Labor Day traditionally marks the end of summer but in the town of my alma mater, Plattsburgh, NY, it’s the historic ‘beginning of the end’ of the War of 1812.
The “Second War of Independence” is said to be the war that nobody remembers, not the burning of the White House and Capitol or that Francis Scott Key wrote “The Star Spangled Banner” while watching the bombardment of Fort McHenry by British ships.
But, this weekend and for several days after, several northern New York towns near or along Lake Champlain, will give people a reason not to forget the War of 1812 with re-enactments, demonstrations and Americana activities.
Redcoat re-enactors will start marching Saturday morning from the village of Champlain south along State route 9 into the town of Chazy. Depending on rank, the dress of a soldier will include gray pantaloons or white colonial knickers, royal red plain coats with gold accessories, possibly official scarlet sashes and black boots. Many will be sporting heavy muskets. Others might be playing wooden fifes and snare drums. All will be exhausted if the temperatures soar during the three and half hour march.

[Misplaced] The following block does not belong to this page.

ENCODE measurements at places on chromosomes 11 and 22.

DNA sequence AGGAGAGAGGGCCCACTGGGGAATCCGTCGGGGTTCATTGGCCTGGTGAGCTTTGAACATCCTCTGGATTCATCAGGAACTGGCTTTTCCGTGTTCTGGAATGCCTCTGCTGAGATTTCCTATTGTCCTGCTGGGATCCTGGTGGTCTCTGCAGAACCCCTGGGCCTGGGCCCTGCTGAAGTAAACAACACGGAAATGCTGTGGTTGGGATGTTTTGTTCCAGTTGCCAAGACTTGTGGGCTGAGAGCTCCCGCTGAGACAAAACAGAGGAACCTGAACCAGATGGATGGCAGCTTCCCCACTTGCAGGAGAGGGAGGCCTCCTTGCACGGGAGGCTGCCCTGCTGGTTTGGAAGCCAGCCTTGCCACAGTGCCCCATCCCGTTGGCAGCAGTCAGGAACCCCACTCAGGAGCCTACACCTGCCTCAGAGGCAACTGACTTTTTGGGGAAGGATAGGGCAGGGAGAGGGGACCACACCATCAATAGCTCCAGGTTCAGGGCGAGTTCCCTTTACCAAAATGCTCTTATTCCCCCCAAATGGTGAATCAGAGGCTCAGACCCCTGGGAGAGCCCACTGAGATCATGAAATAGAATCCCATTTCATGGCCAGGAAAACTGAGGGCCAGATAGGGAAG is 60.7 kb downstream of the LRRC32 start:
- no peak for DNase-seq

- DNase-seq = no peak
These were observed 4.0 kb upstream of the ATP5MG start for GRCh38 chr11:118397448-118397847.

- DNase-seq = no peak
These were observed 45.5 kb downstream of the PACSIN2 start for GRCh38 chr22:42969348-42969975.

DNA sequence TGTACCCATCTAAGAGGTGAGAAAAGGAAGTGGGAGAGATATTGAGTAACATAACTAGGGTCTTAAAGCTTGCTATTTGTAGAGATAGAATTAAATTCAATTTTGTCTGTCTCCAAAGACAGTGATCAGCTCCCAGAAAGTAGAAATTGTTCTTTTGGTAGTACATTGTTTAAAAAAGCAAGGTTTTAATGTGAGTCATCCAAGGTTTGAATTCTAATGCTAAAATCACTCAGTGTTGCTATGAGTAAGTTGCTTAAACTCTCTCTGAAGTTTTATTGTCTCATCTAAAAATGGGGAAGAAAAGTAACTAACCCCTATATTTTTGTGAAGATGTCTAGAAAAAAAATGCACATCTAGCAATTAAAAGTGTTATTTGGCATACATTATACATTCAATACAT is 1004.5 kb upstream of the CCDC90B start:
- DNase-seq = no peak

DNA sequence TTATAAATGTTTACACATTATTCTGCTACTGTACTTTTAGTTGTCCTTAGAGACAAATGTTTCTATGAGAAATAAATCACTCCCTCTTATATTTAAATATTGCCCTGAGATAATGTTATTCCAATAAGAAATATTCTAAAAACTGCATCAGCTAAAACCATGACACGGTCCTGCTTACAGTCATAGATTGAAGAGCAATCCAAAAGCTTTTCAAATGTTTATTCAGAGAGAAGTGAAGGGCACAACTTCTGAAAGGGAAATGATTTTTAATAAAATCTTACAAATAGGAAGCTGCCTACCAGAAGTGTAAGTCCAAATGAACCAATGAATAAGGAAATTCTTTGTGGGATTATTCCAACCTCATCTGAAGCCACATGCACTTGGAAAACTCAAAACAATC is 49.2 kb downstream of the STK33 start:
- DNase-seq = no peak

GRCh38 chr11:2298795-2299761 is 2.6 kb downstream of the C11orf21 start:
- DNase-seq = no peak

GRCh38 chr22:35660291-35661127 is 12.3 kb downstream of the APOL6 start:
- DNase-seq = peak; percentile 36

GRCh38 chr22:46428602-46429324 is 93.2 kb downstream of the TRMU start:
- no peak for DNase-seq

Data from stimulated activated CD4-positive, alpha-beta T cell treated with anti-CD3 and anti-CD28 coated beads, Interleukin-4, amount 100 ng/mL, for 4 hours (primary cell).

Once in Chazy, the parade will convene on the lawn of the Alexander Scott House where a gathering of military activities will take place. The soldiers will pitch wedge tents, prep fires for cooking and strategize over maps on how to invade Plattsburgh.
All are invited to immerse yourself in the encampment and help the soldiers prepare a proper military camp. Yes, technically, the redcoats were our enemy but this weekend, they are our teachers.
Living history continues the next day with a march into West Chazy followed by activities like wagon rides and boot camp. On Labor Day, Monday morning, the advance takes the British through Beekmantown ending at the American Legion Post in Plattsburgh, NY.
For more information on this historic 200-year commemoration, visit the Plattsburgh 1812 Website: http://champlain1812.com/index.html